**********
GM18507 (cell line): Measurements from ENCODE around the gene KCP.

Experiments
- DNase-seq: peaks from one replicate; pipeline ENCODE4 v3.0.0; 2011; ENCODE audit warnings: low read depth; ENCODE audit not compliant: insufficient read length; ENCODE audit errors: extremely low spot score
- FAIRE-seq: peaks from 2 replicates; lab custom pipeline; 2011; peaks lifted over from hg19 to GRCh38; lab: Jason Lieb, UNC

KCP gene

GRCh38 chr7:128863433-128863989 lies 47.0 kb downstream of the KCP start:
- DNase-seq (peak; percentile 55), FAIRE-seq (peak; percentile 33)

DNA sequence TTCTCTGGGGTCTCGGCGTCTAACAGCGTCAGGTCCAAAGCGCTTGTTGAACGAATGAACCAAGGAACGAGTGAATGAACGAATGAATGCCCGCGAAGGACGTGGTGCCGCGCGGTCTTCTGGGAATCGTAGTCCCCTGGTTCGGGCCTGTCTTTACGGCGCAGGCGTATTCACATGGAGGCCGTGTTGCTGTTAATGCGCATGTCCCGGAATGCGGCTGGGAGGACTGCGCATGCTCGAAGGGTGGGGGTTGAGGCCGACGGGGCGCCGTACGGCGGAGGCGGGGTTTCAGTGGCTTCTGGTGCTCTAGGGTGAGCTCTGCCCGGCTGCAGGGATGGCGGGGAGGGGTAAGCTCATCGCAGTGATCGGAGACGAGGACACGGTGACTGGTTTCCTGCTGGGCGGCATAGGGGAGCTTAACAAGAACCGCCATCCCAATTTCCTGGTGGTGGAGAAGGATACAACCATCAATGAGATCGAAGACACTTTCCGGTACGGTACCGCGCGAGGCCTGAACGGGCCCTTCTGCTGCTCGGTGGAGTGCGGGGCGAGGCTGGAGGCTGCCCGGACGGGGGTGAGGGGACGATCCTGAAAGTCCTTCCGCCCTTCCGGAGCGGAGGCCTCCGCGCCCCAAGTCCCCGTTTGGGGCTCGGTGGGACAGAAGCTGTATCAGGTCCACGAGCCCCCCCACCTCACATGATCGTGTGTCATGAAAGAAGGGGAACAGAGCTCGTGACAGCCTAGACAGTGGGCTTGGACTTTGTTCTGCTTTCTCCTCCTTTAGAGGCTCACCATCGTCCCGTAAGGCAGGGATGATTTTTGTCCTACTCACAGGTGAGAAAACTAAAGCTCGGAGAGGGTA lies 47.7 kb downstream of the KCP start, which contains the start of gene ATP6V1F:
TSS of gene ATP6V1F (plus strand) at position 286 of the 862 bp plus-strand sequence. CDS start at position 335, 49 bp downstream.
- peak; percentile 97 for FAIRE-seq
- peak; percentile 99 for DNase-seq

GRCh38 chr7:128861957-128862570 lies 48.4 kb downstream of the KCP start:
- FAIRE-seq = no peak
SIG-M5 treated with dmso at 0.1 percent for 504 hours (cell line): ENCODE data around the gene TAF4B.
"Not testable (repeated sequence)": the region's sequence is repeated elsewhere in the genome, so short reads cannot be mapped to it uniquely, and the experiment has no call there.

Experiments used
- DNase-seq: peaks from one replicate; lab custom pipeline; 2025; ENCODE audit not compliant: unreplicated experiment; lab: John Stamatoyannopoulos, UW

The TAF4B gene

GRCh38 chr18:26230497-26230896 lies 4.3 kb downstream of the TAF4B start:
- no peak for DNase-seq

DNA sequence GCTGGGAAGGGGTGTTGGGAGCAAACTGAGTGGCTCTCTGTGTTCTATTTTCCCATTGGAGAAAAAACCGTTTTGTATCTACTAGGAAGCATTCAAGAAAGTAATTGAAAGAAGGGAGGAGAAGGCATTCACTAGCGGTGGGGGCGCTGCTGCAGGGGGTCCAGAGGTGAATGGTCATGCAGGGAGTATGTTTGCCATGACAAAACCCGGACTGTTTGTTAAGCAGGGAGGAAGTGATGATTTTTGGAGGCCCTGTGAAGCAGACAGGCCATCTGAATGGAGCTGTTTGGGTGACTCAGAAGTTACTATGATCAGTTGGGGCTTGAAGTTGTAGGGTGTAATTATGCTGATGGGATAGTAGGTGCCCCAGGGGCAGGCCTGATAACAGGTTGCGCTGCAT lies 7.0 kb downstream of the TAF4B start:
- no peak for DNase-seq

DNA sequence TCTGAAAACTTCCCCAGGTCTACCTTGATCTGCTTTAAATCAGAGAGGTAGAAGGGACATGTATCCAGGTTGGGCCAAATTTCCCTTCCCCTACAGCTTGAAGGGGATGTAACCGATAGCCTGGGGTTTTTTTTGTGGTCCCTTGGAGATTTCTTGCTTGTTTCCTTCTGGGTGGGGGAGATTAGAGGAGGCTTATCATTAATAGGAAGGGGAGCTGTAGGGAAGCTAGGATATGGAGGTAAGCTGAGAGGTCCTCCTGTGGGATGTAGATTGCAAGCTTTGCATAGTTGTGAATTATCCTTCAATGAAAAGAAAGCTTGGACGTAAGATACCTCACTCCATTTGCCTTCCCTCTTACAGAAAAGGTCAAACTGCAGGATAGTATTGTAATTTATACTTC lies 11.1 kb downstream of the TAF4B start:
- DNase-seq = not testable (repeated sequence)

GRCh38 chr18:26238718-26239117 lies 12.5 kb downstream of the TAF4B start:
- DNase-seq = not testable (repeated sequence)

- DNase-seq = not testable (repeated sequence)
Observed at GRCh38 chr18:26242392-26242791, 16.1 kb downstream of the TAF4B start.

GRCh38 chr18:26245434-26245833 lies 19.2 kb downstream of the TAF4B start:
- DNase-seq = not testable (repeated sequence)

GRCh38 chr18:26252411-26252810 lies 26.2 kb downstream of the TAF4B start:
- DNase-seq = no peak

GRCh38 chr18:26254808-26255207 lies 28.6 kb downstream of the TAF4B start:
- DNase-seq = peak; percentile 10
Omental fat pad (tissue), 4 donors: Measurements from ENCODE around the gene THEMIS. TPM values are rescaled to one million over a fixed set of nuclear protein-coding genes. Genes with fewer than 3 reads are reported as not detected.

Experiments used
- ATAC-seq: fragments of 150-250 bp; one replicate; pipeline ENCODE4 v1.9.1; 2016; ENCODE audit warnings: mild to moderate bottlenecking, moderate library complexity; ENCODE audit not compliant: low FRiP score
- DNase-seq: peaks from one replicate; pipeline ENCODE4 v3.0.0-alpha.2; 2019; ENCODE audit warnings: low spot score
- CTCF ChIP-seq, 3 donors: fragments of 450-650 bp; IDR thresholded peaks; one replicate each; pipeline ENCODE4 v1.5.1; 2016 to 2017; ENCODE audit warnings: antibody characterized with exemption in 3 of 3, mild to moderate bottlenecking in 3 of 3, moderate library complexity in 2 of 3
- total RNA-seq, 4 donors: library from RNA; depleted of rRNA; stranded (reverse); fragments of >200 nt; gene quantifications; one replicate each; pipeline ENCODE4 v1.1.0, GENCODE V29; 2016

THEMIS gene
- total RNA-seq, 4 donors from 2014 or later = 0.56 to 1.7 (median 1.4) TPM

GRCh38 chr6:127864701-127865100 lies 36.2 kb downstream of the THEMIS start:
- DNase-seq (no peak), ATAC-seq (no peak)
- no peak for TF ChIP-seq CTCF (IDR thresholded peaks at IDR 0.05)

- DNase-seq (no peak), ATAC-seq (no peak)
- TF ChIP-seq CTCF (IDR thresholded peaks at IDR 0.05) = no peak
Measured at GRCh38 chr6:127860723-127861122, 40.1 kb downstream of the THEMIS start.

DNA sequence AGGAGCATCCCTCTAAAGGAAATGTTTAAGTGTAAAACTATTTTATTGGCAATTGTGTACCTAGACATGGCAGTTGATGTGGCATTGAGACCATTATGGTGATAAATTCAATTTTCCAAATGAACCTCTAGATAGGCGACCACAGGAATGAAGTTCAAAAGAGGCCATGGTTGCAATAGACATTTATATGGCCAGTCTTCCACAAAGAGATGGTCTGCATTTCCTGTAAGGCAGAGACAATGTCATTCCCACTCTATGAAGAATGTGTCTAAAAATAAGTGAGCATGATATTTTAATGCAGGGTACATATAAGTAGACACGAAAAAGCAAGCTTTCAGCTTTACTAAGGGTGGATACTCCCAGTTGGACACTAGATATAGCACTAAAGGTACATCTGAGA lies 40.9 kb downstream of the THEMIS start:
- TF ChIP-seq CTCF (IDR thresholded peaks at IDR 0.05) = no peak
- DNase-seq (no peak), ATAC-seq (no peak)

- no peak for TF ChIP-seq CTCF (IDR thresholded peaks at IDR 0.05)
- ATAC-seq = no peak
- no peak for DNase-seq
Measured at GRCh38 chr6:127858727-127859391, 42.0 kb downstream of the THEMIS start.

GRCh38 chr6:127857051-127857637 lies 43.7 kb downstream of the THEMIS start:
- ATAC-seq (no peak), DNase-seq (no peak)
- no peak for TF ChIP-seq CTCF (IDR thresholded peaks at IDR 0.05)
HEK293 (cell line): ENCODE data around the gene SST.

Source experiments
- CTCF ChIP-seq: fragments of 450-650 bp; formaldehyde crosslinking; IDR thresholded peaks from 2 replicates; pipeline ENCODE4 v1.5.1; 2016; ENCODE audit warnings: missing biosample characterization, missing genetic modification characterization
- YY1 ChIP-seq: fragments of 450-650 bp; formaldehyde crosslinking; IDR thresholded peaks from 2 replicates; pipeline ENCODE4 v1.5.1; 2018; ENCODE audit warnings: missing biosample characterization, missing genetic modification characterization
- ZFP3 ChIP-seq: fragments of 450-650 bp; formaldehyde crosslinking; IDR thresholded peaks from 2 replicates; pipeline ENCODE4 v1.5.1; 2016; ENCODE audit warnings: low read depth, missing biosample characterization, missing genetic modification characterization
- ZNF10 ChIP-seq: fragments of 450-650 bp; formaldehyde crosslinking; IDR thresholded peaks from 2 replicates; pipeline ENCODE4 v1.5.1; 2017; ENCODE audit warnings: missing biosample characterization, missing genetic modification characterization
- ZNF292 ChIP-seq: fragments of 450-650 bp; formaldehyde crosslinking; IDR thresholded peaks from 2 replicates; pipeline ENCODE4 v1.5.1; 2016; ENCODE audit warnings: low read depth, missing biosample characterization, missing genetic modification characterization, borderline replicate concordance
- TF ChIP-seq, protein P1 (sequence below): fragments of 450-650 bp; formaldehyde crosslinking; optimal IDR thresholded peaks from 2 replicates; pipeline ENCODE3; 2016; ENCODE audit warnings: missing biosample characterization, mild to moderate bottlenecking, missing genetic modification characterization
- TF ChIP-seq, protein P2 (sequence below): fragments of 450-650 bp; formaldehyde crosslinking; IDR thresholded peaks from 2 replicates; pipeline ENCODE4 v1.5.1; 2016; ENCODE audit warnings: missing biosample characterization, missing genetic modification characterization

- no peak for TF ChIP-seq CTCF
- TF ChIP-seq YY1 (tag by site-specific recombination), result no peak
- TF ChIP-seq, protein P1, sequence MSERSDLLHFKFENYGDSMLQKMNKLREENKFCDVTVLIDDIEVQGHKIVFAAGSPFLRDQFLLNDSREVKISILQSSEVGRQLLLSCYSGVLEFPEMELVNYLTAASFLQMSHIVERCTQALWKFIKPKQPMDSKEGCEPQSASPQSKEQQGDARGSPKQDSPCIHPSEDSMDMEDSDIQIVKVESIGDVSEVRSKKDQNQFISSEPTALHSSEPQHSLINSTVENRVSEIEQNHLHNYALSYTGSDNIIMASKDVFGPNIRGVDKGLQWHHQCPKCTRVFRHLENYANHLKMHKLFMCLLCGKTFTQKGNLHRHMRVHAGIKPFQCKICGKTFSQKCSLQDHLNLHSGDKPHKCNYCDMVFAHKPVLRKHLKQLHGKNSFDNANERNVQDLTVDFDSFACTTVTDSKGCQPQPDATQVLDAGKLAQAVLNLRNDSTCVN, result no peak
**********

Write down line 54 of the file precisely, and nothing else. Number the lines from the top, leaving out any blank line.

- no peak for DNase-seq